Differences (ORAL SEX vs. KISSING)
Sep 20, 2006
Congratulations for you great job in this web site and in your organization.
Im a brazilian guy and im curious to know why there are differences between the risk of contracting HIV from insertive oral sex and kissing.I always thought this exposures had the same factors like saliva that is not infectious and mucous membranes. So, why the differences. Why cant we say that the risk of contracting HIV for this kinds of exposures are the same?
Sorry about my poor English, im studyng to improve it.
By the way, i know that you aprecciate a good world music so i think that you must enjoy Bossa Nova.
Thank You Very Much
Response from Dr. Frascino
Hello Brazilian Guy!
The first and most important thing to point out is that the HIV risk of insertive oral sex is extremely low and the risk of HIV transmission from kissing is essentially nonexistent, unless there are extenuating circumstances that would increase the risk for either of these activities. Consequently, the difference in risk between these two activities is extremely minimal. The factors that account for this minimal difference are primarily physiological and biological. For example, the mucous membrane of the urethra is more fragile than the mucous membrane of the mouth. Therefore it is more prone to damage, thereby possibly allowing HIV additional access into the body. Also, insertive oral sex is often a more "vigorous" activity than a smooch. The thrusting in close proximity to the teeth increases the risk that the delicate urethral mucous membrane could be traumatized. Finally, the saliva covering the oral mucosa membranes does have some anti-HIV effect.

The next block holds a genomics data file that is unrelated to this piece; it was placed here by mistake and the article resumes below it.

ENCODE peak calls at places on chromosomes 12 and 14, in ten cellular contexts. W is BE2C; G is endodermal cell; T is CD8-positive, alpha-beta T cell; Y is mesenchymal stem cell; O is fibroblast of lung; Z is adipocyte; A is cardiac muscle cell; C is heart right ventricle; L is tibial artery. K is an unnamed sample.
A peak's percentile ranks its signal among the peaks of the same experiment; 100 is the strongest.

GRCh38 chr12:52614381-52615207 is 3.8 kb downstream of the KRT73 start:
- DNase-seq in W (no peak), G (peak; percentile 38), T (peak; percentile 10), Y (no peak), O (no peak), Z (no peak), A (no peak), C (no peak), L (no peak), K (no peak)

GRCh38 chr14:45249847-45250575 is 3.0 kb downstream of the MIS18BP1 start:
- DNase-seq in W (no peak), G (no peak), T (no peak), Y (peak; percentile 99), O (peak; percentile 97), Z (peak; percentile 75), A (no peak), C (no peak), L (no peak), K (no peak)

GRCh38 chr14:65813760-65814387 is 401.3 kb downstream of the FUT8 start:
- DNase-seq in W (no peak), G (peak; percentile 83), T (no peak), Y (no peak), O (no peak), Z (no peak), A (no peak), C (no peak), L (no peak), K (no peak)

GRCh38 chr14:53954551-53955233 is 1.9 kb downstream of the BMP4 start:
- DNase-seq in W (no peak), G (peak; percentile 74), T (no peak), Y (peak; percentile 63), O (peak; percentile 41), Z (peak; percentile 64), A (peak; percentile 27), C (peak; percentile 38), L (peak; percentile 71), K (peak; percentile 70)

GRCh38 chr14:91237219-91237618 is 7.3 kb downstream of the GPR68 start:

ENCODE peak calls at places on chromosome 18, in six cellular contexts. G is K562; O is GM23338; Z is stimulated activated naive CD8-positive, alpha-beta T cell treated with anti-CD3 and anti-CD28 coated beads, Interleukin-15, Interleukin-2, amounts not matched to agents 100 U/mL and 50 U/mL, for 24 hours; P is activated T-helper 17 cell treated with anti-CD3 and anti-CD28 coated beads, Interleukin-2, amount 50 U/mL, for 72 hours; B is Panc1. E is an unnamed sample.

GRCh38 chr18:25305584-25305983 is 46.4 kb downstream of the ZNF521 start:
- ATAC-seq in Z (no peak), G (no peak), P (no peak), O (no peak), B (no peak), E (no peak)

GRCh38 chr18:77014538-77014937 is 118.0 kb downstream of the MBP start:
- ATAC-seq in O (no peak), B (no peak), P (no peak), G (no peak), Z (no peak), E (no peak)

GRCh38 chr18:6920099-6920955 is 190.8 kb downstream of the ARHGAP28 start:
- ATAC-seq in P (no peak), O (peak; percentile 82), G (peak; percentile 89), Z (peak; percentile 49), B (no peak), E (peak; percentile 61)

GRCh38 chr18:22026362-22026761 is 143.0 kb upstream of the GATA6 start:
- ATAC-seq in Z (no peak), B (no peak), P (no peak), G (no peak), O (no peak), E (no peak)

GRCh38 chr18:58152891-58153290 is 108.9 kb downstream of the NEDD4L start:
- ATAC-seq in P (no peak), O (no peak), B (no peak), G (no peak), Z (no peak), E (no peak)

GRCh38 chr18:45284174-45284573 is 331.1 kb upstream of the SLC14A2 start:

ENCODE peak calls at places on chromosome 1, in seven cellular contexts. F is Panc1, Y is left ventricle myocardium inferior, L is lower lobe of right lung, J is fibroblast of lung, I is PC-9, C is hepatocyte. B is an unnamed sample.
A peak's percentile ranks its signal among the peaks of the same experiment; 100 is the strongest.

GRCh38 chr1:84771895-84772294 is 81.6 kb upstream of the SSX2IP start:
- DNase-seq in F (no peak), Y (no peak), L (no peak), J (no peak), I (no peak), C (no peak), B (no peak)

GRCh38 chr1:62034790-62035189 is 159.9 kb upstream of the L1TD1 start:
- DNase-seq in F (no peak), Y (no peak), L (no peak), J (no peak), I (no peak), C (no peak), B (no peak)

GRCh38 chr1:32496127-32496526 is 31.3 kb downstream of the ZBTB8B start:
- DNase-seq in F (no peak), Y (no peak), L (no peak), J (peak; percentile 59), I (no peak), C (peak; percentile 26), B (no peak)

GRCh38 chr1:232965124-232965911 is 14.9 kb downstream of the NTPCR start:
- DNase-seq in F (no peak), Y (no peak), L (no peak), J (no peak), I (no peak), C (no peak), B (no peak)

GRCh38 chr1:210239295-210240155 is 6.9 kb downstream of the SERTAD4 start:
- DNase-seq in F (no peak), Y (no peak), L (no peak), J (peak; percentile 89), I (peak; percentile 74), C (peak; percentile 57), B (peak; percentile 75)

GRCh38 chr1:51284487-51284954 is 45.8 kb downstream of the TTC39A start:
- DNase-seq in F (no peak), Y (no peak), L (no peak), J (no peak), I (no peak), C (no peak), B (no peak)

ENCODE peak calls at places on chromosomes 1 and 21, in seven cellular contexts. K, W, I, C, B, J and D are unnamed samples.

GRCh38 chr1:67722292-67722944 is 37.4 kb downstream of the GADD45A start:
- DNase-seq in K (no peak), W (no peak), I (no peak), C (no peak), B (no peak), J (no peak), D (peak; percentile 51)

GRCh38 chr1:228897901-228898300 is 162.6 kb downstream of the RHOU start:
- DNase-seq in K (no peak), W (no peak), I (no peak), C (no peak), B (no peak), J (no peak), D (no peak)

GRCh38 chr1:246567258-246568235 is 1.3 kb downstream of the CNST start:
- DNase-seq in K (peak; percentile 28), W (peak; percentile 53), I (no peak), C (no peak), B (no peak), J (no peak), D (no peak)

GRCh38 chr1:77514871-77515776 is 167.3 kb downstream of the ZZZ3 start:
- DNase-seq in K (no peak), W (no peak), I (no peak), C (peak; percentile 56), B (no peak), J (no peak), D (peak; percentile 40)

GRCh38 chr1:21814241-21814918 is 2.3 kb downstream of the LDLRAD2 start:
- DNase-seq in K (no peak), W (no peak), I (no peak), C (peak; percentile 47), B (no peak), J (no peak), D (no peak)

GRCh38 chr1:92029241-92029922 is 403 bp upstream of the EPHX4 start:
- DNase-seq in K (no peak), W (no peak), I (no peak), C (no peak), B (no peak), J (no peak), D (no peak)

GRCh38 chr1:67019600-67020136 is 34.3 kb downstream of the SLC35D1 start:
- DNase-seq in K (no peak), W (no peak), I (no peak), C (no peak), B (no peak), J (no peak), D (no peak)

Bossa Nova? Absolutely! Who can resist its spunky up-tempo beat and fancy footwork! By the way, your English is way better than my Bossa Nova!
Stay safe. Stay well.
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